This is a repost of an article over on the Retro Spectrum page at Facebook, part of a community I am building up around the ZX Spectrum, live streaming, and retro computer games. You can find out more on Facebook, YouTube, and Twitch…
First of all, a huge thank you to everyone here following and liking Retro Spectrum. As July came to a close, we passed 200 likes on the page, which I’m regarding as a notable milestone for this small but growing community.Given that milestone, I though I’d take a moment to talk a little bit about what brought me here, and what we can all look forward to in the future.
At the start of 2019 I started PC gaming with a Windows 10 powered Razer Blade 15 – I was not looking for ultimate power so their Base Model was more than sufficient (and frankly a huge leap in gaming specs over my older laptop). I also decided to take a closer look at game streaming to understand the landscape so I could write about it for various tech and gaming publications.In mid-February, I published some of my first steps into the streaming world on Forbes. At that point the focus was still on PC gaming (notably Dovetail Software’s Train Sim World and Train Simulator, but my article also has a rather prophetic note:“Now I’m not ready to make a big push for viewers… But there’s an area where I have gamed a lot in my time, which I know the limitations, and can talk for hours. My first computer, 1982’s ZX Spectrum. So with emulator in tow, replicating the classic font in my scene overlays, and a sense of ‘lets explore retro nostalgia’, my Twitch channel is up and running.”At this point, I’ve got enough understanding of the hardware and software required for streaming to have competency in this side of Twitch and streaming. But the other side – the community that builds around a streamer, the interaction in chat and in other spaces – these are just as much part of the scene as ‘watching someone play a game’. I decided to think about the best approach to community building… knowing that any big push will have to wait until after covering the Eurovision Song Contest in May.
Creating a community
I decided that in June I would set up some spaces for the community to sit alongside Twitch – namely the YouTube channel and the Facebook group. It was clear that using Twitch alone would be very hard to build up a community on, especially as I would not be streaming three hours a night… hence Facebook. Search on Twitch also seemed to be focused on live and top performing games, which was not for me. That meant setting up a YouTube channel as well.As to my ‘chosen specialist subject’ it was clear I would never make a dent on playing games such as Fortnite or Apex Legends. So I turned to an area of gaming already hinted at in the Forbes article, an area that I did know well, that I could talk a lot about, that I knew far too much about… the Sinclair ZX Spectrum.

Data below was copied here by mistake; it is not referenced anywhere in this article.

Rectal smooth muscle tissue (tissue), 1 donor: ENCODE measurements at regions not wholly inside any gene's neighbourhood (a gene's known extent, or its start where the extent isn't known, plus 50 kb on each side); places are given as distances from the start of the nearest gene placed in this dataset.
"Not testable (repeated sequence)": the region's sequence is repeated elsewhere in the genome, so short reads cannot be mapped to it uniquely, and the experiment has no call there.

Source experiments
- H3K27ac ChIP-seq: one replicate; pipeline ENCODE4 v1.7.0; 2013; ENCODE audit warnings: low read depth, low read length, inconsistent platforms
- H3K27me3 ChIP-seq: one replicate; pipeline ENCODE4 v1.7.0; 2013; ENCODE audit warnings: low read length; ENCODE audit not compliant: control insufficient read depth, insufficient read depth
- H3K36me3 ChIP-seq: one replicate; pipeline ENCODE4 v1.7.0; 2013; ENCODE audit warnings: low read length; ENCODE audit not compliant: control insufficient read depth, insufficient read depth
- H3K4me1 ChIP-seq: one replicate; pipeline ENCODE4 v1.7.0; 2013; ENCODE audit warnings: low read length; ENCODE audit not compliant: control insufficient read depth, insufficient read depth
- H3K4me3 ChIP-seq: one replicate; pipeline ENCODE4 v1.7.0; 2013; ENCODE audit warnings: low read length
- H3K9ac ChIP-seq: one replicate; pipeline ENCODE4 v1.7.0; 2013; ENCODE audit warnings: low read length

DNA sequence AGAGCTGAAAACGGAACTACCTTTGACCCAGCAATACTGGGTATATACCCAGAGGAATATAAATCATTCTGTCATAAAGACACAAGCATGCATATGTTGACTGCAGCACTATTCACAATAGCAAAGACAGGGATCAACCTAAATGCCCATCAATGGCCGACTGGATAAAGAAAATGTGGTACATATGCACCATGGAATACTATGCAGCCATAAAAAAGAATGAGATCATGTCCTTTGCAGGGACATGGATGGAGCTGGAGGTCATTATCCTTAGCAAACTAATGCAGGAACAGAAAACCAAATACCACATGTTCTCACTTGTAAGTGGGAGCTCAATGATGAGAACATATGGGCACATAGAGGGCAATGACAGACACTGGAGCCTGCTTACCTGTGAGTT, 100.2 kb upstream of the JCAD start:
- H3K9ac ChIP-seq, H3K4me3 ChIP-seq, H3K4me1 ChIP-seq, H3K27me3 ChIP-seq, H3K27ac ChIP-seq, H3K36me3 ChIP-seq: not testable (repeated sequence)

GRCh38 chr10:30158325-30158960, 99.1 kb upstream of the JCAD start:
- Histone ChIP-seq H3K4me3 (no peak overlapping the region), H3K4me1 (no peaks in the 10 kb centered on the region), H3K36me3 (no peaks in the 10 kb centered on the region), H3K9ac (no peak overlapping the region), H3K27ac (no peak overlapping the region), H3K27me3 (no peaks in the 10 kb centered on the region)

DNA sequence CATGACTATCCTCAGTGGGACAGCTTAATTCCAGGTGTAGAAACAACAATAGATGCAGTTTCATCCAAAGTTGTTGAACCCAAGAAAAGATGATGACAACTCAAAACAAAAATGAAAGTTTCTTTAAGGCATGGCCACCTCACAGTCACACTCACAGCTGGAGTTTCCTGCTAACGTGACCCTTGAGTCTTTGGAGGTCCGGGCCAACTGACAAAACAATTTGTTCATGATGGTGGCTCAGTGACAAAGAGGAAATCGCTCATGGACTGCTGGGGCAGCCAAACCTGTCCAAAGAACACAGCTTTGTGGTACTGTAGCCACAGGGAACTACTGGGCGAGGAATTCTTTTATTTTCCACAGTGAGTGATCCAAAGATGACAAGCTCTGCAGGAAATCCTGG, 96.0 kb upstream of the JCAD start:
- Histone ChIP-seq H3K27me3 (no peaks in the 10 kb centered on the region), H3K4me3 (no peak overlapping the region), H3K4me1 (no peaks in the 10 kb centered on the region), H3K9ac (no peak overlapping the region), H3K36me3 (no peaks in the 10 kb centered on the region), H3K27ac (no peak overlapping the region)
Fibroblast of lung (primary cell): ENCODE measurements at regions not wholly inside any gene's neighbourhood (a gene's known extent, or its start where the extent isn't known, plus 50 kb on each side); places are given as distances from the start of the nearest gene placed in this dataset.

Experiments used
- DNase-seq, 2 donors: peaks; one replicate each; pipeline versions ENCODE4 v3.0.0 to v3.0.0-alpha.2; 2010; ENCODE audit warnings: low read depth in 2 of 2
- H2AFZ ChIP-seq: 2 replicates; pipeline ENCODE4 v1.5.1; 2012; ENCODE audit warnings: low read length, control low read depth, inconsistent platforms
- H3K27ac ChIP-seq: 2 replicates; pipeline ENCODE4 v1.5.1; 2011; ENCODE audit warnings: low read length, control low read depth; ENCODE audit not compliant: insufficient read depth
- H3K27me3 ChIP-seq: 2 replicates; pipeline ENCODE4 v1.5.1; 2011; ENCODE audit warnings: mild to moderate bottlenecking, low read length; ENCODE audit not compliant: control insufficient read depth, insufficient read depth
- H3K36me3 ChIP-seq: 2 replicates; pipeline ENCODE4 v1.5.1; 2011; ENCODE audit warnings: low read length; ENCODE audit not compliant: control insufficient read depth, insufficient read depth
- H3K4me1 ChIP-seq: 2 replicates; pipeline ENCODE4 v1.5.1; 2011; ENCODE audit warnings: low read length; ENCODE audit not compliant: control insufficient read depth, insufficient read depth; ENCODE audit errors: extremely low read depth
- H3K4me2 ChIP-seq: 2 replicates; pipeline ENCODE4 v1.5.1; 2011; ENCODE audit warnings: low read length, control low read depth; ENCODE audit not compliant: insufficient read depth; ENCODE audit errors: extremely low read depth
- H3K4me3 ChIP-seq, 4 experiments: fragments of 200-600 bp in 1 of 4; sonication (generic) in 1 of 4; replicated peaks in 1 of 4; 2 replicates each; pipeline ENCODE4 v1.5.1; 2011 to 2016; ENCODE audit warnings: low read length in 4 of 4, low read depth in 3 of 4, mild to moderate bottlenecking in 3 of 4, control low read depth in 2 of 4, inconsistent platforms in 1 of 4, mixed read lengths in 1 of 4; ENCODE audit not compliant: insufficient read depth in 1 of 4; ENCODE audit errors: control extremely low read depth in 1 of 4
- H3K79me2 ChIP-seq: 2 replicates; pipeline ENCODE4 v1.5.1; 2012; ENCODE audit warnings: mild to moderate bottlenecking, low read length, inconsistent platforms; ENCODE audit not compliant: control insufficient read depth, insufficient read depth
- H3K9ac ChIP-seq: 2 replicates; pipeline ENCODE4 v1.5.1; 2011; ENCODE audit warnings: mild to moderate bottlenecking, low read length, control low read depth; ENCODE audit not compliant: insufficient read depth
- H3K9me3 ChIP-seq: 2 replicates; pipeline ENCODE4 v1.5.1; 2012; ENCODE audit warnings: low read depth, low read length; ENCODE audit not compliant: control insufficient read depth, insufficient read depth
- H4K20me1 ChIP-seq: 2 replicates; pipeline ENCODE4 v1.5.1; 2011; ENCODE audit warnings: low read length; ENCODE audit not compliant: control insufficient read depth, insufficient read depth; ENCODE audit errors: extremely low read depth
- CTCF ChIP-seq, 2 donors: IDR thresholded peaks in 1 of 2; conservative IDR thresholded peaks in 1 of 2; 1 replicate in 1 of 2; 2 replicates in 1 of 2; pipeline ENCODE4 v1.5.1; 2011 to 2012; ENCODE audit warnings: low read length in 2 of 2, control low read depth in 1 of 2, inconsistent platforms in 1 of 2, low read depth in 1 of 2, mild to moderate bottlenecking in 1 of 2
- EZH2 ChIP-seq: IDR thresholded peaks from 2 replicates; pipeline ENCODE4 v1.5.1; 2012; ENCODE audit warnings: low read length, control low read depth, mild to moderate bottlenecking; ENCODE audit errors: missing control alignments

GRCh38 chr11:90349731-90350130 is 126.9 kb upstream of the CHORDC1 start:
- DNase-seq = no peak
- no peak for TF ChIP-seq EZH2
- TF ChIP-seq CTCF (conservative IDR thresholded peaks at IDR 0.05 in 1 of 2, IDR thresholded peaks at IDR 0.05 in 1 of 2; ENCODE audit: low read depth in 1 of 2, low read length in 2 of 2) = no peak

By the end of June everything was set up, a basic look/theme had been decided, and a Spectrum loading screen style image of me was painstakingly converted from an actual picture (that’s part of it on the left). It was time to start getting noticed.That was July’s goal, to get noticed and to head down the path of having a community where we could talk about the games I was playing (and reviewing) as well as to see just how difficult Twitch’s affiliate level was in reaching.
How does it look in the first week of August?
Well, the Facebook community is over 225. YouTube is at 45, and the Twitch channel has hit 50 followers – a magical number that almost unlocks the affiliate level. I went in unsure of how fast growth would need to be, and I feel really happy with those numbers!
In terms of Twitch, passing the 50 followers mark leaves the rolling 30 day measurement of ‘three concurrent viewers per livestream’ to unlock the affiliate level.. Whether that happens by the end of August, or needs a larger pool of followers so is not achieved until September is the question.I’ll continue to try to put up longer clips and reviews on YouTube at a rate of four a week and just let that subscriber count climb up naturally.Finally, here on Facebook, much like YouTube, I’m going to keep gathering followers to the community here, link out to the longer videos on YouTube and upload shorter clips to Facebook – that mix seems to be working so far.Beyond the idea of ‘try to get a follower every day for each service’ will continue (yes the classic one thousand true fans method in action). I expect I will discuss starting a Patreon funding drive once the community grows – I think when Facebook hits 400 fans the community and I can have that conversation with a view to a public launch after 500 Facebook fans is reached. It’s my opinion Patreon works better when there is an existing community to help start it.As for what Patreon can offer beyond the appeal of regular income that promotes a better timetable for the creator, I have a few ideas on a project that would sit alongside the streaming, game clips, and video reviews…
For now, I’m having fun and am going to continue making videos about the ZX Spectrum. I hope you’ll all continue to join in with the fun!And I’d love to hear your thoughts.